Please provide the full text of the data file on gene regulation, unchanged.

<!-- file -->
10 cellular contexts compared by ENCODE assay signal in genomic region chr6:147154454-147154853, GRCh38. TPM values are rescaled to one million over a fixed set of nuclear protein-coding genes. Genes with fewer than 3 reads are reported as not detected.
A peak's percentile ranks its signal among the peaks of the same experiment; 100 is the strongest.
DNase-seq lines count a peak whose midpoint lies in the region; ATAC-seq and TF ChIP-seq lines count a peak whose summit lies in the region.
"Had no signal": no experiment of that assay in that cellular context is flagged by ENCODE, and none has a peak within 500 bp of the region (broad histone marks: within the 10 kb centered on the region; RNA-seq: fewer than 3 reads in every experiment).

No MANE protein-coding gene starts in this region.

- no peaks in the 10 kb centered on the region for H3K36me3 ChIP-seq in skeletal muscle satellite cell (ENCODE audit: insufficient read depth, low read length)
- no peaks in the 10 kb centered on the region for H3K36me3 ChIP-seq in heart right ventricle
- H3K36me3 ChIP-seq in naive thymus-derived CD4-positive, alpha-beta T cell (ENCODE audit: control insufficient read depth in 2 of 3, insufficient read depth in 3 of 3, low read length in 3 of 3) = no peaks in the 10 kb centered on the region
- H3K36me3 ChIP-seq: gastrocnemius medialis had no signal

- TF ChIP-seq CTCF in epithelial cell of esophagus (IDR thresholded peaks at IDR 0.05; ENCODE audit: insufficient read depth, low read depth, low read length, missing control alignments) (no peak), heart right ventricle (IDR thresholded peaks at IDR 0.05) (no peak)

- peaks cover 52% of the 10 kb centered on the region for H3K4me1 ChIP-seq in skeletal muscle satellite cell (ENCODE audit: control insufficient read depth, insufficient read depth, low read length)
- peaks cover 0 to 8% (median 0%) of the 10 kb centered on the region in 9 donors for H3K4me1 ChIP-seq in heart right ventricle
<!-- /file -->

10 cellular contexts compared by ENCODE assay signal in genomic region chr6:147154454-147154853, GRCh38. TPM values are rescaled to one million over a fixed set of nuclear protein-coding genes. Genes with fewer than 3 reads are reported as not detected.
A peak's percentile ranks its signal among the peaks of the same experiment; 100 is the strongest.
DNase-seq lines count a peak whose midpoint lies in the region; ATAC-seq and TF ChIP-seq lines count a peak whose summit lies in the region.
"Had no signal": no experiment of that assay in that cellular context is flagged by ENCODE, and none has a peak within 500 bp of the region (broad histone marks: within the 10 kb centered on the region; RNA-seq: fewer than 3 reads in every experiment).

No MANE protein-coding gene starts in this region.

- no peaks in the 10 kb centered on the region for H3K36me3 ChIP-seq in skeletal muscle satellite cell (ENCODE audit: insufficient read depth, low read length)
- no peaks in the 10 kb centered on the region for H3K36me3 ChIP-seq in heart right ventricle
- H3K36me3 ChIP-seq in naive thymus-derived CD4-positive, alpha-beta T cell (ENCODE audit: control insufficient read depth in 2 of 3, insufficient read depth in 3 of 3, low read length in 3 of 3) = no peaks in the 10 kb centered on the region
- H3K36me3 ChIP-seq: gastrocnemius medialis had no signal

- TF ChIP-seq CTCF in epithelial cell of esophagus (IDR thresholded peaks at IDR 0.05; ENCODE audit: insufficient read depth, low read depth, low read length, missing control alignments) (no peak), heart right ventricle (IDR thresholded peaks at IDR 0.05) (no peak)

- peaks cover 52% of the 10 kb centered on the region for H3K4me1 ChIP-seq in skeletal muscle satellite cell (ENCODE audit: control insufficient read depth, insufficient read depth, low read length)
- peaks cover 0 to 8% (median 0%) of the 10 kb centered on the region in 9 donors for H3K4me1 ChIP-seq in heart right ventricle